A small left atrial size predicted a lower postoperative MR in studies by Ruel et al and Waisbren et al,8 10 but the opposite was found by Harris et al.18 The impact of aortic prosthesis size, and thus of patient/prosthesis mismatch, was addressed in a study by Waisbren et al, who reported that there was no independent relation of aortic prosthesis size with the change in MR nor with postoperative morbidity and mortality.10 However, very few patients had patient/prosthesis mismatch in this series. In addition, the effective orifice area was derived from the manufacturer’s published values of projected in vivo effective orifice area, and not from the continuity equation. This issue, therefore, deserves further study.

Postoperative increase in MR severity

While some studies reported no increase in MR grade after surgery,3 19 other authors have noted some increases in MR severity. The incidence of increasing severity of MR was, however, limited, occurring in 4–14% of patients in most studies,4 5 7 9 17 25 and affecting 30% of patients in just one study.6 Although the predictors of such an increase are poorly understood, the increase was generally very limited. This was confirmed by a quantitative approach, with the increase in effective regurgitant orifice ranging from 0.1 cm2 to 4.8 cm2 (mean 2.1 cm2) and in regurgitant volume from 1.1 ml to 8.1 ml (mean 3.4 ml).26

Management of severe preoperative MR

When MR is severe, double-valve surgery is generally considered. However, even in this situation, some regression may occur even if the mitral valve is not operated on. Although many studies did not include any patients with severe MR,4 7 9 10 20 25 26 there are data on 40 patients with severe MR who did not undergo surgical mitral valve intervention.3 5 6 17 18 19 Interestingly, 90% of these patients had an improvement of at least one grade and, for the majority of them, of at least two grades. Therefore, selected patients with severe AS and severe MR may be considered for isolated AVR (or transcatheter aortic valve implantation) if the operative risk of double-valve surgery is deemed unacceptable.

Thus, the decision to operate on both valves requires assessment of MR severity, preferably by the calculation of the effective regurgitant orifice, knowledge of the functional or organic aetiology of MR and determination of the suitability for mitral valve repair. Finally, the decision-making process will be influenced by the age, the presence of co-morbidities, and the assessment of operative risk (fig 3). This will allow a tailored approach: double-valve replacement, AVR plus mitral valve repair, isolated AVR or transcatheter aortic valve implantation for patients deemed at the highest surgical risk. It is recommended that chronic functional ischaemic MR, when severe (that is, when the effective regurgitant orifice is ⩾20 mm2) should be corrected at the time of bypass surgery (European Society of Cardiology guidelines, level IC).36 Because of the frequent spontaneous downgrading of MR after isolated AVR, we speculate that the threshold for an associated mitral procedure should be increased up to 30 mm2 when correction of severe ischaemic/functional MR is being contemplated during AVR. By contrast, because MR of organic origin does not improve in a substantial proportion of patients after isolated AVR, the conventional effective regurgitant orifice threshold of 40 mm236 may be decreased to 30 mm2, to avoid the increased risk of future reoperation on the mitral valve.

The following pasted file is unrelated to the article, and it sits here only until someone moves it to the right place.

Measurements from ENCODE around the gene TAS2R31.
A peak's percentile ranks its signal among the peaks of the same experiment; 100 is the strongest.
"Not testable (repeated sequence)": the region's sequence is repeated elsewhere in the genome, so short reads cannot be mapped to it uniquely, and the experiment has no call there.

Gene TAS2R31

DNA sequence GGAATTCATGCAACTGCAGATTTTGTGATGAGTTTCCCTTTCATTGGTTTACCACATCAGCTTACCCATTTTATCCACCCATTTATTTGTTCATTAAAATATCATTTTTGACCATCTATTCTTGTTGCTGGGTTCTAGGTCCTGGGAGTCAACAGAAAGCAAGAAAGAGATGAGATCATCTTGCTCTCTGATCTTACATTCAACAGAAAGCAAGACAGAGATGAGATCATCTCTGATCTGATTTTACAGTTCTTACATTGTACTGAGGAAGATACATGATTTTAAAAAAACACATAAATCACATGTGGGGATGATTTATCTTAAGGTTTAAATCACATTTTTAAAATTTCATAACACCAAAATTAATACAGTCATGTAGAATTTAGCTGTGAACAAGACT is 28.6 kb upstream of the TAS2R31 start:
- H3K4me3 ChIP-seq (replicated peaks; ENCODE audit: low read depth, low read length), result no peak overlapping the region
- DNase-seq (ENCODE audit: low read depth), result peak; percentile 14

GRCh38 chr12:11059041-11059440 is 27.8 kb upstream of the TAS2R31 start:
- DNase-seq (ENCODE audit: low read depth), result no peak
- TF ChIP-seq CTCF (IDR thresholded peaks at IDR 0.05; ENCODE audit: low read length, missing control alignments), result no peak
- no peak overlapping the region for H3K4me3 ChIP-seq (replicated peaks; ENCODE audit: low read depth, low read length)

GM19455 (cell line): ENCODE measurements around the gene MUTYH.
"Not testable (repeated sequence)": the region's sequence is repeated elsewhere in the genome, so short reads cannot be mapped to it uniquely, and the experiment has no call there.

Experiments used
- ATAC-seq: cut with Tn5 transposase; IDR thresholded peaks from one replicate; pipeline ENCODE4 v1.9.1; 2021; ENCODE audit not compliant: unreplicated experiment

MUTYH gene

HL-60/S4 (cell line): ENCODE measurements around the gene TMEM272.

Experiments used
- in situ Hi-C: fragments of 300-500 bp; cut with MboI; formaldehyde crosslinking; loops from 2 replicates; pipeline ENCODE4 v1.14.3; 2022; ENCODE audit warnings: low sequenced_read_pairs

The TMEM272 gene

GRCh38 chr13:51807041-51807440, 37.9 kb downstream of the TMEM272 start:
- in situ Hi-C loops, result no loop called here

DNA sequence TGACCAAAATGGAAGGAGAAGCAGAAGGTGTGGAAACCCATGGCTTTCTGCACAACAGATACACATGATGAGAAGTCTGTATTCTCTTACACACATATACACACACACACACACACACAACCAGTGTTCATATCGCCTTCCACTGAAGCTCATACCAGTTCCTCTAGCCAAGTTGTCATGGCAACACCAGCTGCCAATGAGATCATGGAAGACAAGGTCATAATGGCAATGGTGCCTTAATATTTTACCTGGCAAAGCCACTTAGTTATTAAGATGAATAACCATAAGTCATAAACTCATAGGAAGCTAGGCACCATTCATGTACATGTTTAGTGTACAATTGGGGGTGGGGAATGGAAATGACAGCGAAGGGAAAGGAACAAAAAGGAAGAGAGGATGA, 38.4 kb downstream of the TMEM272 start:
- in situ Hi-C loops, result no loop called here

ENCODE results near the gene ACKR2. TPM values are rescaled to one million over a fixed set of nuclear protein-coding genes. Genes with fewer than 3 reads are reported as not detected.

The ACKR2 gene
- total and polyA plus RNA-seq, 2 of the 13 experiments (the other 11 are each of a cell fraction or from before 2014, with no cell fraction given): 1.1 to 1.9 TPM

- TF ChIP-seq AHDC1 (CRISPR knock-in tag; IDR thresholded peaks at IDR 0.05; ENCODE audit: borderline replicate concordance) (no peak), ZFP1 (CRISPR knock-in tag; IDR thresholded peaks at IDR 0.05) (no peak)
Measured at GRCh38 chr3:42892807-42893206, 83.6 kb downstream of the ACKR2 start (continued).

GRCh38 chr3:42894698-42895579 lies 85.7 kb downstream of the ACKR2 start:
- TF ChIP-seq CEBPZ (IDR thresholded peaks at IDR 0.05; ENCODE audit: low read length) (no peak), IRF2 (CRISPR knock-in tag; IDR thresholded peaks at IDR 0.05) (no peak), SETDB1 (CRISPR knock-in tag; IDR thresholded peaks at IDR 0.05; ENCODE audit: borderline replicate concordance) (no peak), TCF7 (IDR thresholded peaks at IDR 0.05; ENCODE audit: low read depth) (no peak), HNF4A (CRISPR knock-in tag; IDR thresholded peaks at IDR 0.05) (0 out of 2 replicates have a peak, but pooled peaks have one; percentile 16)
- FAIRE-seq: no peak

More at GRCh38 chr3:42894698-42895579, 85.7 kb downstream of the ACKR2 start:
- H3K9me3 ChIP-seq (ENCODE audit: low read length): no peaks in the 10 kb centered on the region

Figure 3

Proposed decisional algorithm for management of mitral regurgitation (MR) in patients with aortic stenosis requiring surgery. AVR, aortic valve replacement; ERO, effective regurgitant orifice; LAD, left atrial diameter; PASP, pulmonary artery systolic pressure.

If, after careful clinical and echocardiographic assessment, it is still unclear whether to operate on the mitral valve, one option may be to perform balloon dilatation of the aortic valve and to assess the effects of this intervention on MR; persistence of severe MR in this situation may offer support for double-valve surgery, although this approach has not been validated.


Despite an increase in perioperative and postoperative risk after a combined procedure, detection of severe MR in a patient with AS requiring AVR suggests the need for a double-valve procedure. If the operative risk of double-valve surgery is deemed unacceptable, selected patients with associated severe MR may be considered for isolated AVR (or trans-catheter aortic valve implantation). When feasible, mitral valve repair will be the preferred approach. If MR is less than severe, spontaneous downgrading is likely to occur after isolated AVR, but this downgrading effect will be more pronounced for regurgitant volume than for the effective regurgitant orifice. A functional aetiology of MR is likely to predict improvement in the long term. Because the reduction in LV systolic pressure contributes to the decrease in regurgitant volume and to colour flow area, preoperative quantitative assessment of MR should be performed by measurement of the effective regurgitant orifice to predict postoperative MR severity.



  • Funding PU has received a grant from the Fonds pour la Chirurgie Cardiaque; CD has received a grant from the Fonds Erasme.

  • Competing interests None.

  • Provenance and Peer review Not commissioned; externally peer reviewed.